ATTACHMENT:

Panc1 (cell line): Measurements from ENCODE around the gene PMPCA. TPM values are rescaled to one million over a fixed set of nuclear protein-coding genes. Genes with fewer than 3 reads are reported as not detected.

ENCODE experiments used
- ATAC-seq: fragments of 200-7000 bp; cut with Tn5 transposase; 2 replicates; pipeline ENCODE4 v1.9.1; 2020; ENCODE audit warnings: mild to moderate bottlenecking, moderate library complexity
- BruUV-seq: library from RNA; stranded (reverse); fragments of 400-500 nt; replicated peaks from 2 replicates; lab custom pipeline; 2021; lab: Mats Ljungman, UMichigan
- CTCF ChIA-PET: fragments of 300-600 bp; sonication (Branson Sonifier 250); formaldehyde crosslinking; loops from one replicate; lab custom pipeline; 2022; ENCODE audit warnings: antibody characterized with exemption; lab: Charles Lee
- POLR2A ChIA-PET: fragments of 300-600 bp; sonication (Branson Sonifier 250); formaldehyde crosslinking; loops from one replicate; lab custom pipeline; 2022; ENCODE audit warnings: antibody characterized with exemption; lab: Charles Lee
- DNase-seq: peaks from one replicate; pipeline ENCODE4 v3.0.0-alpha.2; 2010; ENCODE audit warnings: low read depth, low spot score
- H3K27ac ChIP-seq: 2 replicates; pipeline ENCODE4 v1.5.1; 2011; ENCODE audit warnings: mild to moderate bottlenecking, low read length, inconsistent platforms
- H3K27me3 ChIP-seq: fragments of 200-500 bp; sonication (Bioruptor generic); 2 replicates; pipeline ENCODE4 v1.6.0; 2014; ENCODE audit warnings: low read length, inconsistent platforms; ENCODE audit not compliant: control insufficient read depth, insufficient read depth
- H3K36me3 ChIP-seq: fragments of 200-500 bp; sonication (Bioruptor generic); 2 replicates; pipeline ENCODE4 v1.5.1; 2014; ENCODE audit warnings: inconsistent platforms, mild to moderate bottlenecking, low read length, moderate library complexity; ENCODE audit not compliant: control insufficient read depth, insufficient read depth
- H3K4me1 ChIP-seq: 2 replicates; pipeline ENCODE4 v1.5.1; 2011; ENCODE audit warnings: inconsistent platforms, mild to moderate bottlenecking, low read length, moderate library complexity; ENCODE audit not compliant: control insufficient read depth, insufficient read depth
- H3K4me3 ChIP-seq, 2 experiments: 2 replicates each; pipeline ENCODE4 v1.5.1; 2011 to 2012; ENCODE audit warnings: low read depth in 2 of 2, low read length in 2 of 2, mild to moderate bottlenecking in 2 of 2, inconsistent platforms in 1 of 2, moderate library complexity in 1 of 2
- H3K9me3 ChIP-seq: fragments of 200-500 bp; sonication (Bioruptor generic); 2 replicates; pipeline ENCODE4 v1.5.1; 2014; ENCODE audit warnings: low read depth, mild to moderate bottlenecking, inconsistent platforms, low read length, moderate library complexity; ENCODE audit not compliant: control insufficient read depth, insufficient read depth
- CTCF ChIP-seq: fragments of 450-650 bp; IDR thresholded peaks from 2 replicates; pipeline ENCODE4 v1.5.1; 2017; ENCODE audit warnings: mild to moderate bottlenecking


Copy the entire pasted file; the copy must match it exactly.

Panc1 (cell line): Measurements from ENCODE around the gene PMPCA. TPM values are rescaled to one million over a fixed set of nuclear protein-coding genes. Genes with fewer than 3 reads are reported as not detected.

ENCODE experiments used
- ATAC-seq: fragments of 200-7000 bp; cut with Tn5 transposase; 2 replicates; pipeline ENCODE4 v1.9.1; 2020; ENCODE audit warnings: mild to moderate bottlenecking, moderate library complexity
- BruUV-seq: library from RNA; stranded (reverse); fragments of 400-500 nt; replicated peaks from 2 replicates; lab custom pipeline; 2021; lab: Mats Ljungman, UMichigan
- CTCF ChIA-PET: fragments of 300-600 bp; sonication (Branson Sonifier 250); formaldehyde crosslinking; loops from one replicate; lab custom pipeline; 2022; ENCODE audit warnings: antibody characterized with exemption; lab: Charles Lee
- POLR2A ChIA-PET: fragments of 300-600 bp; sonication (Branson Sonifier 250); formaldehyde crosslinking; loops from one replicate; lab custom pipeline; 2022; ENCODE audit warnings: antibody characterized with exemption; lab: Charles Lee
- DNase-seq: peaks from one replicate; pipeline ENCODE4 v3.0.0-alpha.2; 2010; ENCODE audit warnings: low read depth, low spot score
- H3K27ac ChIP-seq: 2 replicates; pipeline ENCODE4 v1.5.1; 2011; ENCODE audit warnings: mild to moderate bottlenecking, low read length, inconsistent platforms
- H3K27me3 ChIP-seq: fragments of 200-500 bp; sonication (Bioruptor generic); 2 replicates; pipeline ENCODE4 v1.6.0; 2014; ENCODE audit warnings: low read length, inconsistent platforms; ENCODE audit not compliant: control insufficient read depth, insufficient read depth
- H3K36me3 ChIP-seq: fragments of 200-500 bp; sonication (Bioruptor generic); 2 replicates; pipeline ENCODE4 v1.5.1; 2014; ENCODE audit warnings: inconsistent platforms, mild to moderate bottlenecking, low read length, moderate library complexity; ENCODE audit not compliant: control insufficient read depth, insufficient read depth
- H3K4me1 ChIP-seq: 2 replicates; pipeline ENCODE4 v1.5.1; 2011; ENCODE audit warnings: inconsistent platforms, mild to moderate bottlenecking, low read length, moderate library complexity; ENCODE audit not compliant: control insufficient read depth, insufficient read depth
- H3K4me3 ChIP-seq, 2 experiments: 2 replicates each; pipeline ENCODE4 v1.5.1; 2011 to 2012; ENCODE audit warnings: low read depth in 2 of 2, low read length in 2 of 2, mild to moderate bottlenecking in 2 of 2, inconsistent platforms in 1 of 2, moderate library complexity in 1 of 2
- H3K9me3 ChIP-seq: fragments of 200-500 bp; sonication (Bioruptor generic); 2 replicates; pipeline ENCODE4 v1.5.1; 2014; ENCODE audit warnings: low read depth, mild to moderate bottlenecking, inconsistent platforms, low read length, moderate library complexity; ENCODE audit not compliant: control insufficient read depth, insufficient read depth
- CTCF ChIP-seq: fragments of 450-650 bp; IDR thresholded peaks from 2 replicates; pipeline ENCODE4 v1.5.1; 2017; ENCODE audit warnings: mild to moderate bottlenecking